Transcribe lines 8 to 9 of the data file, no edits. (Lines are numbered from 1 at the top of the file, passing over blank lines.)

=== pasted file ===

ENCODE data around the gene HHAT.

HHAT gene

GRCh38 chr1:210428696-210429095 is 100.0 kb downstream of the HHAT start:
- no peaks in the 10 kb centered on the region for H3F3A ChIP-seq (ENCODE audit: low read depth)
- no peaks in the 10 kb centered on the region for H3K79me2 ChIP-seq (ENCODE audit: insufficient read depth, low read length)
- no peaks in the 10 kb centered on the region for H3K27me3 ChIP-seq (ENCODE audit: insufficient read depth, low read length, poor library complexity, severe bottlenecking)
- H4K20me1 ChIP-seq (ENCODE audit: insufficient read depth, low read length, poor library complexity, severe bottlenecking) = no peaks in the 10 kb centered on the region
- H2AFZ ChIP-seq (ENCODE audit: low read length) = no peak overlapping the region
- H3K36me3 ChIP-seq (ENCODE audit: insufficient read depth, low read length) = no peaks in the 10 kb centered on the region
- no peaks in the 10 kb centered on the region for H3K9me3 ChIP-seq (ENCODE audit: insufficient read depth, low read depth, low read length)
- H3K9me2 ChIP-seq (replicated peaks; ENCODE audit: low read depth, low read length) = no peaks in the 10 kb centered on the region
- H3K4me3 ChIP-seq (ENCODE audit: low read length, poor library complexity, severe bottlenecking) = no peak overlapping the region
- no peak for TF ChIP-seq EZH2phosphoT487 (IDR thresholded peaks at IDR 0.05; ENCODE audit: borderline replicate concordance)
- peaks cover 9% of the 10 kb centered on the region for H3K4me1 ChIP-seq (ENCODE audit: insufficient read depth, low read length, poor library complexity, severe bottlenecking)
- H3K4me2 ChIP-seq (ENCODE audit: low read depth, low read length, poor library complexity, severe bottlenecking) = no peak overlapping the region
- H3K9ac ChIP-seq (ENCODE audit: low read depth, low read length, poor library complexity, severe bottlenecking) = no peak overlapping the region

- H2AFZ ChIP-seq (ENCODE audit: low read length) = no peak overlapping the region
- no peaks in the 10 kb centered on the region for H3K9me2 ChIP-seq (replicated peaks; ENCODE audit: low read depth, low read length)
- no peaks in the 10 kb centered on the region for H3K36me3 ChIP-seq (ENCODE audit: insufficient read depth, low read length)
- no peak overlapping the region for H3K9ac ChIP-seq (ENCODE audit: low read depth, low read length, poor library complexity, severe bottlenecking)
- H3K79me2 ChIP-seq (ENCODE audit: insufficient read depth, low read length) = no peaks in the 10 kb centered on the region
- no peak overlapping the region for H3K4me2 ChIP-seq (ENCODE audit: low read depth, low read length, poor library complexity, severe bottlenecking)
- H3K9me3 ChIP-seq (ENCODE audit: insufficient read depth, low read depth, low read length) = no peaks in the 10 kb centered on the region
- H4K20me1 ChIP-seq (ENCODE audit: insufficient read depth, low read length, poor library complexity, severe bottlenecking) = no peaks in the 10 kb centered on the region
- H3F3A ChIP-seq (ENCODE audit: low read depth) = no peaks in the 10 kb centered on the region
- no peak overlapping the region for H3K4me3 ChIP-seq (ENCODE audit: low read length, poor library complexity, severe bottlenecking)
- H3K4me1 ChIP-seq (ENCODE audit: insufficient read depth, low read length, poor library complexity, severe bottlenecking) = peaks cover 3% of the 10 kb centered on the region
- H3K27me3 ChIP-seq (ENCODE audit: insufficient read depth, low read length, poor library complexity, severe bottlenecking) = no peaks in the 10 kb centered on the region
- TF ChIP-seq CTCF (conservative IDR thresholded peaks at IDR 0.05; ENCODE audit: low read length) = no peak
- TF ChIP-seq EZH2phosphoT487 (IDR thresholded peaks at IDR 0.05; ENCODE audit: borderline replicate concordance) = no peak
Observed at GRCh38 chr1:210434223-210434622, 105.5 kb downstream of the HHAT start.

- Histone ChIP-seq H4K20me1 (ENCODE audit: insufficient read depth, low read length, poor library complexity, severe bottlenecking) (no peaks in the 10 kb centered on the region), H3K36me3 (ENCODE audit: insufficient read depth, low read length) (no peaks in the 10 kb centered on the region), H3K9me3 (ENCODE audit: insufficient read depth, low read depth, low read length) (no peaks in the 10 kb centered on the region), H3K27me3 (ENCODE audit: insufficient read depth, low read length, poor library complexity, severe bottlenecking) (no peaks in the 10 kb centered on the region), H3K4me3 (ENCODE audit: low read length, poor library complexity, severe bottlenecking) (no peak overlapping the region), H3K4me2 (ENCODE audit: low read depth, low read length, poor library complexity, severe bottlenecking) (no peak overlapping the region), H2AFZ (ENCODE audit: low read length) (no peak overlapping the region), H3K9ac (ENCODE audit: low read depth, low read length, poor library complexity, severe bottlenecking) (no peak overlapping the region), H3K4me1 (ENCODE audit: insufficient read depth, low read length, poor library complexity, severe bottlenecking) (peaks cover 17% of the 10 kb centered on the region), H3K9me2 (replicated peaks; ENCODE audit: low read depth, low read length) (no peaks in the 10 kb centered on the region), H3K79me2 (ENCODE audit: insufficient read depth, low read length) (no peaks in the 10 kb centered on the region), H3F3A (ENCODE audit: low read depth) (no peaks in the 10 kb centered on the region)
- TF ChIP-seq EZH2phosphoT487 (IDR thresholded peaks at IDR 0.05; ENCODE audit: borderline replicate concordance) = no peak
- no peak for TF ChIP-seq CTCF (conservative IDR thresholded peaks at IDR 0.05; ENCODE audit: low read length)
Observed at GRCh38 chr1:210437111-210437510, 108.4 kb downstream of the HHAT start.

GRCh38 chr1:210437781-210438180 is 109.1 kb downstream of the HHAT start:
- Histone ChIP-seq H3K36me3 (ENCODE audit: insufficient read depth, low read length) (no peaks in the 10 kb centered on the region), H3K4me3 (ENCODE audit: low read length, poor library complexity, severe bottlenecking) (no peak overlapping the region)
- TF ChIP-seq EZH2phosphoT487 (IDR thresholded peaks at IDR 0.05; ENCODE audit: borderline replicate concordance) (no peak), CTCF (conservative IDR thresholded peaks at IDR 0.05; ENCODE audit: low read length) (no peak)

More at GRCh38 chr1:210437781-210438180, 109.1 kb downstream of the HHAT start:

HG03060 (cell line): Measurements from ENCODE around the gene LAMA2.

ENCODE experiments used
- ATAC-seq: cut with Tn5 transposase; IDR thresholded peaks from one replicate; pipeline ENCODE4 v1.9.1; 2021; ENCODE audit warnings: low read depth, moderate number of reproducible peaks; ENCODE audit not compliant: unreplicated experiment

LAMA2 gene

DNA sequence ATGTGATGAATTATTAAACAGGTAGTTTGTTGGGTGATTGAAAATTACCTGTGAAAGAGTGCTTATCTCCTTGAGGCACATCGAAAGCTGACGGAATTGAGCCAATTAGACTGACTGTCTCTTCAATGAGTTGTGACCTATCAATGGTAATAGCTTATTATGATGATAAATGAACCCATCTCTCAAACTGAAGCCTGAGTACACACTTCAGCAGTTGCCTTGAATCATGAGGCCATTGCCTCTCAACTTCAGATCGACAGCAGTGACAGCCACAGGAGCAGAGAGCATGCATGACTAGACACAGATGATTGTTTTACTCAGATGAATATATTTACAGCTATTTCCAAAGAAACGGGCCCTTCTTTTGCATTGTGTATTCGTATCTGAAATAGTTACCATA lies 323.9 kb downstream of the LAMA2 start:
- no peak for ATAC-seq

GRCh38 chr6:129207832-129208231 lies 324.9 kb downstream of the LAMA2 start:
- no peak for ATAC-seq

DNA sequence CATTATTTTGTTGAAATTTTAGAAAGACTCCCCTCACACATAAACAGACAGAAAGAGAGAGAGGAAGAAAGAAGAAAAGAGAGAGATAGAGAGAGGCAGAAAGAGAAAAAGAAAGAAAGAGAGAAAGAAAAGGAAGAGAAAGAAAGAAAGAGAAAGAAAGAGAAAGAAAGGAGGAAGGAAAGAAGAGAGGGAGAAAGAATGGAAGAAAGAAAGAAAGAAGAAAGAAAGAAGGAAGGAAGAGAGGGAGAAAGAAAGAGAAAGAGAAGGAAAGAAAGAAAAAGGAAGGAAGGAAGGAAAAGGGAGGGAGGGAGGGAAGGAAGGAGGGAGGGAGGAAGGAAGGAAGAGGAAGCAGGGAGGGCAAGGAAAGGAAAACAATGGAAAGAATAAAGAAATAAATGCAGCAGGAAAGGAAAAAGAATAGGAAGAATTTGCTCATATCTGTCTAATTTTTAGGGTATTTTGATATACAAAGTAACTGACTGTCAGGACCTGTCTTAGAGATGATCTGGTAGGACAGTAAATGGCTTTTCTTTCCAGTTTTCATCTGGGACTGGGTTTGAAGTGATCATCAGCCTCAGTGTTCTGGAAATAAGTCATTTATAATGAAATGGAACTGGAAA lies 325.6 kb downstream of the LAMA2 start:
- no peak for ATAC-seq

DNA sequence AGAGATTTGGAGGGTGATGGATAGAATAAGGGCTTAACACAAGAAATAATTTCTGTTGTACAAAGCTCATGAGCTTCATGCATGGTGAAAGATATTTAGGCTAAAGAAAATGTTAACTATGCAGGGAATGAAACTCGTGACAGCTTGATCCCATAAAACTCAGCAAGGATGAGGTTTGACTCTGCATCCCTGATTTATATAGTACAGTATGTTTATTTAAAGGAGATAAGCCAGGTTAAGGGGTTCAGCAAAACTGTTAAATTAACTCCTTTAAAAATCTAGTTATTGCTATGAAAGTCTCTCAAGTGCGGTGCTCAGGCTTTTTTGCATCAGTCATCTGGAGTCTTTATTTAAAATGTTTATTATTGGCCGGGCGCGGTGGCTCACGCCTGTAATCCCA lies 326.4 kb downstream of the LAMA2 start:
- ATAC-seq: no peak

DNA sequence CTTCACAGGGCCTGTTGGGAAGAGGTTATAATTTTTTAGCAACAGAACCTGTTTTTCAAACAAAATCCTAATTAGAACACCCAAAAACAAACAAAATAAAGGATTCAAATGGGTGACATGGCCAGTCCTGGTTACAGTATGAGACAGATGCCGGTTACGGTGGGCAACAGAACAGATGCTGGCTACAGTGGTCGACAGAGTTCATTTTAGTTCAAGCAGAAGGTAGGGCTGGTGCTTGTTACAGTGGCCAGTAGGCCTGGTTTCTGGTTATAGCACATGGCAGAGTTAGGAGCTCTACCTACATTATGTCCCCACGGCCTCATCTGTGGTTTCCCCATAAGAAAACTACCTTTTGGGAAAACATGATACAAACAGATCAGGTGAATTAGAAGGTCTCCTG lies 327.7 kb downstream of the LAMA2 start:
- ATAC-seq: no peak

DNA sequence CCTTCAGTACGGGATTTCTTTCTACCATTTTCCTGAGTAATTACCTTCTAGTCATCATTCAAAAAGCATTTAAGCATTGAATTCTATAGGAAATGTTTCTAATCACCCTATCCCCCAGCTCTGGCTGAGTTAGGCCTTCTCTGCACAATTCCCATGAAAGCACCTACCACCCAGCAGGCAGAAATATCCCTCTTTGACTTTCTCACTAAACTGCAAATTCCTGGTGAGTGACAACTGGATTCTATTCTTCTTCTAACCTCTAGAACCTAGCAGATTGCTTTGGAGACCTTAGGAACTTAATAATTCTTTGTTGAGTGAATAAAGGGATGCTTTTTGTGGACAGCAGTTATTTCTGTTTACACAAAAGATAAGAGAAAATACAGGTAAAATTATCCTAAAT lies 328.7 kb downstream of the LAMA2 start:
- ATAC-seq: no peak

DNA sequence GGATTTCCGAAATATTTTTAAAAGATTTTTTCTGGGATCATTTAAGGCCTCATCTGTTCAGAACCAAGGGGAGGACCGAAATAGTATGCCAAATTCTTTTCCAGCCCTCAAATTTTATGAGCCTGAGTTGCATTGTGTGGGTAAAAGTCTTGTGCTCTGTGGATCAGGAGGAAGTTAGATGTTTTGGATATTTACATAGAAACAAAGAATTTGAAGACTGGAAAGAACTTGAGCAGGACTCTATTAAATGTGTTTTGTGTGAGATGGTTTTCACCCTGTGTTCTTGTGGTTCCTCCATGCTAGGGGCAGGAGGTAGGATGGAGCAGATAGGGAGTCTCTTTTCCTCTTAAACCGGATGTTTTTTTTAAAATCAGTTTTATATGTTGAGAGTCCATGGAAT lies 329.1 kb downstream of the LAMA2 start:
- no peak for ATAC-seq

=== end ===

- H2AFZ ChIP-seq (ENCODE audit: low read length) = no peak overlapping the region
- H3K36me3 ChIP-seq (ENCODE audit: insufficient read depth, low read length) = no peaks in the 10 kb centered on the region